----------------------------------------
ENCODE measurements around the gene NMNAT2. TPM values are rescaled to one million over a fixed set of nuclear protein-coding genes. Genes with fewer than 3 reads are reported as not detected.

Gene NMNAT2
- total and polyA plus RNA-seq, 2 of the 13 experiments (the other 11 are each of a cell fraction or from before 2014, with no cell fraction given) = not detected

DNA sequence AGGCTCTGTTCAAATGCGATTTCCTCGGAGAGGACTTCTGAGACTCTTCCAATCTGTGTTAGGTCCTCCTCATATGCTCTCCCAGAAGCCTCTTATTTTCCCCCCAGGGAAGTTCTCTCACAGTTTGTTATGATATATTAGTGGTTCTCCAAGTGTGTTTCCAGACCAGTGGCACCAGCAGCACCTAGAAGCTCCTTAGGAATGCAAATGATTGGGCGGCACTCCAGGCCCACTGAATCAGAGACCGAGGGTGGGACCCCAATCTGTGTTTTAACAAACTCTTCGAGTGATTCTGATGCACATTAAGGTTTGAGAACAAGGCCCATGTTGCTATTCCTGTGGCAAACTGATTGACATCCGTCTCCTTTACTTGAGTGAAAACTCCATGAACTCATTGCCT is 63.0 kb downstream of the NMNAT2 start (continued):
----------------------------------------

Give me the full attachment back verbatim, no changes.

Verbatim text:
ENCODE measurements around the gene NMNAT2. TPM values are rescaled to one million over a fixed set of nuclear protein-coding genes. Genes with fewer than 3 reads are reported as not detected.

Gene NMNAT2
- total and polyA plus RNA-seq, 2 of the 13 experiments (the other 11 are each of a cell fraction or from before 2014, with no cell fraction given) = not detected

DNA sequence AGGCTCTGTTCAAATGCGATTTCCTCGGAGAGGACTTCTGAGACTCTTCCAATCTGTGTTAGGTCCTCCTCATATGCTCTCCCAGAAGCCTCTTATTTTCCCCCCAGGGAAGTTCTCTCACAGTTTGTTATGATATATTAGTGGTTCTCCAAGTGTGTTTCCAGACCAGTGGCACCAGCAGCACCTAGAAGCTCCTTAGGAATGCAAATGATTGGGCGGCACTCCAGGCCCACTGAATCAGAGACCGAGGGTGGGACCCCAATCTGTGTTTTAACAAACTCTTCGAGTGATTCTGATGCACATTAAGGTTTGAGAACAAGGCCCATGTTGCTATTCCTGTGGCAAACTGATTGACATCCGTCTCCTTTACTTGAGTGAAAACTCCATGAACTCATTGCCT is 63.0 kb downstream of the NMNAT2 start (continued):